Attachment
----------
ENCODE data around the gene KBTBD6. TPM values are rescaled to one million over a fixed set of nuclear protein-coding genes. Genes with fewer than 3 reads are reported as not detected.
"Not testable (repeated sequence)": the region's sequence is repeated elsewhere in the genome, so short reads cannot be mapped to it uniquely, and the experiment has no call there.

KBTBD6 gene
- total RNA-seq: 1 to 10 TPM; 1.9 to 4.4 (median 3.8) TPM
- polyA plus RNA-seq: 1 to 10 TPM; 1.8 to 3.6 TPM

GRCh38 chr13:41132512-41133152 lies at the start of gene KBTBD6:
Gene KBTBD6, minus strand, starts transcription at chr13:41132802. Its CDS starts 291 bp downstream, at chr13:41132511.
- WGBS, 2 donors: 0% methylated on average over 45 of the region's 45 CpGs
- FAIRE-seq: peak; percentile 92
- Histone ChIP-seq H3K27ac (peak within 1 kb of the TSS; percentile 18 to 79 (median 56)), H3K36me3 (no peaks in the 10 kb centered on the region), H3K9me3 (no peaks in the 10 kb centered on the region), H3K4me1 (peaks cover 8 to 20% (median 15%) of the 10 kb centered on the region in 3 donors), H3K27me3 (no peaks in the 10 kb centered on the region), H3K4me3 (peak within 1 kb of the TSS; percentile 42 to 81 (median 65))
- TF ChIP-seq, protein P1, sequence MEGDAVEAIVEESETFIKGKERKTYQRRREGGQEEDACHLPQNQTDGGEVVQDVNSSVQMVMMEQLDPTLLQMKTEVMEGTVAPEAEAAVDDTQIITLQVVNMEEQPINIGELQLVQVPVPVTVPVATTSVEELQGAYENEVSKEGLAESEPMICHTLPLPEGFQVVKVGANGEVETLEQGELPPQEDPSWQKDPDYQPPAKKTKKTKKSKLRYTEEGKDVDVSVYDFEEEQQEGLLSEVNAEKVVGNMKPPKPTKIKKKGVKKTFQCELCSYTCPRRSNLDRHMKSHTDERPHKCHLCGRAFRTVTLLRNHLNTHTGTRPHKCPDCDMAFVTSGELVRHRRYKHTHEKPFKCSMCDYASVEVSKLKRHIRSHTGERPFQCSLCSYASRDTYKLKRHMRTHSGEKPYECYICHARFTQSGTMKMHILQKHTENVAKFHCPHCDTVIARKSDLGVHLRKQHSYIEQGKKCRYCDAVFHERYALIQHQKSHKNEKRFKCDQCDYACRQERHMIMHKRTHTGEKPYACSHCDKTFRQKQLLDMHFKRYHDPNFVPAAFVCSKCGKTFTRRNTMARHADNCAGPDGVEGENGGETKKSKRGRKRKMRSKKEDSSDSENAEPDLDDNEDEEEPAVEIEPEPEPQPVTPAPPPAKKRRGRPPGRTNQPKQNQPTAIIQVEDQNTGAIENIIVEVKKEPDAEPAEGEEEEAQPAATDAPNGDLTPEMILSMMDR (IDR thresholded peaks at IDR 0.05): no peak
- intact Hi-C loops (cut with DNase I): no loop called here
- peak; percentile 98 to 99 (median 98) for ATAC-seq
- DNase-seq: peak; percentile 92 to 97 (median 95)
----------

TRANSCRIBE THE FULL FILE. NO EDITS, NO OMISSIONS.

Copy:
ENCODE data around the gene KBTBD6. TPM values are rescaled to one million over a fixed set of nuclear protein-coding genes. Genes with fewer than 3 reads are reported as not detected.
"Not testable (repeated sequence)": the region's sequence is repeated elsewhere in the genome, so short reads cannot be mapped to it uniquely, and the experiment has no call there.

KBTBD6 gene
- total RNA-seq: 1 to 10 TPM; 1.9 to 4.4 (median 3.8) TPM
- polyA plus RNA-seq: 1 to 10 TPM; 1.8 to 3.6 TPM

GRCh38 chr13:41132512-41133152 lies at the start of gene KBTBD6:
Gene KBTBD6, minus strand, starts transcription at chr13:41132802. Its CDS starts 291 bp downstream, at chr13:41132511.
- WGBS, 2 donors: 0% methylated on average over 45 of the region's 45 CpGs
- FAIRE-seq: peak; percentile 92
- Histone ChIP-seq H3K27ac (peak within 1 kb of the TSS; percentile 18 to 79 (median 56)), H3K36me3 (no peaks in the 10 kb centered on the region), H3K9me3 (no peaks in the 10 kb centered on the region), H3K4me1 (peaks cover 8 to 20% (median 15%) of the 10 kb centered on the region in 3 donors), H3K27me3 (no peaks in the 10 kb centered on the region), H3K4me3 (peak within 1 kb of the TSS; percentile 42 to 81 (median 65))
- TF ChIP-seq, protein P1, sequence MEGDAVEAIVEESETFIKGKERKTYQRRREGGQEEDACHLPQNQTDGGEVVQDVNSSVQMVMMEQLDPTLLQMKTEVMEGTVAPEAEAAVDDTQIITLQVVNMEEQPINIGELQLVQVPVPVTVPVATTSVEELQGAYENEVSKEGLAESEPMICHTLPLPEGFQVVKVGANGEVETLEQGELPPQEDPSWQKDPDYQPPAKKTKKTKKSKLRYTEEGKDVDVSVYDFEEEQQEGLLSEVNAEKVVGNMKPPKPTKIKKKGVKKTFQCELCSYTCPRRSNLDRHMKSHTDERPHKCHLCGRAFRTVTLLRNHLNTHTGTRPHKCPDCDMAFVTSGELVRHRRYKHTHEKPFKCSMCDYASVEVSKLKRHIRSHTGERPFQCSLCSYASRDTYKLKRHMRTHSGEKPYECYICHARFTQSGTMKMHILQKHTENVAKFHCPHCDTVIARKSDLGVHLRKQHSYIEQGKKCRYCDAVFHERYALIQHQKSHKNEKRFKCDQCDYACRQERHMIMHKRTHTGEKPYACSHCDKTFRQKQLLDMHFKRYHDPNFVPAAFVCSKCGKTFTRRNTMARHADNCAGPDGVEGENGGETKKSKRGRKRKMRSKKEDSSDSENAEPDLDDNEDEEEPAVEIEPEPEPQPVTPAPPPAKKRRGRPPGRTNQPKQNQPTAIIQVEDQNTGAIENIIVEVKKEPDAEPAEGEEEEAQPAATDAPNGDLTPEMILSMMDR (IDR thresholded peaks at IDR 0.05): no peak
- intact Hi-C loops (cut with DNase I): no loop called here
- peak; percentile 98 to 99 (median 98) for ATAC-seq
- DNase-seq: peak; percentile 92 to 97 (median 95)